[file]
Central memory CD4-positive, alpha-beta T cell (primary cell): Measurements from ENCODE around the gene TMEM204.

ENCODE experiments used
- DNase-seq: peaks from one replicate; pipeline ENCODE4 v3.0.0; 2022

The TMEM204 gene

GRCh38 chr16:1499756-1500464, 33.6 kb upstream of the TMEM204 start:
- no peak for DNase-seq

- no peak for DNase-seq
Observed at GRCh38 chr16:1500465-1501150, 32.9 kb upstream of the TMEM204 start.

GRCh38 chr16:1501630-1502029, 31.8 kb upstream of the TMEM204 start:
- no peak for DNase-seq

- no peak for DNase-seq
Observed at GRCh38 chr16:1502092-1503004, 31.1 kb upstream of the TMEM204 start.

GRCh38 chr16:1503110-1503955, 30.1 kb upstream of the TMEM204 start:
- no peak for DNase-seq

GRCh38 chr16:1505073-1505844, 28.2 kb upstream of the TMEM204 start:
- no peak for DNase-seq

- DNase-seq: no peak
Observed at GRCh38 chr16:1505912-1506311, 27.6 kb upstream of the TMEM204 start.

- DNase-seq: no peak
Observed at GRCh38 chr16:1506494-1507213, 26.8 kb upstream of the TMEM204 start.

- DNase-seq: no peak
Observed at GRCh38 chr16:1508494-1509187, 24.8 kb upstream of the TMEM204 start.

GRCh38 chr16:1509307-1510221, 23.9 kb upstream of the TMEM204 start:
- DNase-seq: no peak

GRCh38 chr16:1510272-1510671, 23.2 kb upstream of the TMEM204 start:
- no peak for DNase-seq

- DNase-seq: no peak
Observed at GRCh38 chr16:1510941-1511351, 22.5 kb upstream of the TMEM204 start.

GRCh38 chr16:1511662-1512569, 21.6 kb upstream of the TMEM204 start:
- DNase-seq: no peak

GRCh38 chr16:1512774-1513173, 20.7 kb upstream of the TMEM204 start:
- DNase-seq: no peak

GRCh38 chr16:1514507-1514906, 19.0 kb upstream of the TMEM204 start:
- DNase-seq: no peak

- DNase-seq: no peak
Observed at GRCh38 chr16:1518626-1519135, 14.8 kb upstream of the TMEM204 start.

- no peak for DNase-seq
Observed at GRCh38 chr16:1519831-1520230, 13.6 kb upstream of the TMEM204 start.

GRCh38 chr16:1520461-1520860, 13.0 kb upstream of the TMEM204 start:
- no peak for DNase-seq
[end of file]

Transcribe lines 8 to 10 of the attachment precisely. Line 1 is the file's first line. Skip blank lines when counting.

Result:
Observed at GRCh38 chr16:1500465-1501150, 32.9 kb upstream of the TMEM204 start.

GRCh38 chr16:1501630-1502029, 31.8 kb upstream of the TMEM204 start:
- no peak for DNase-seq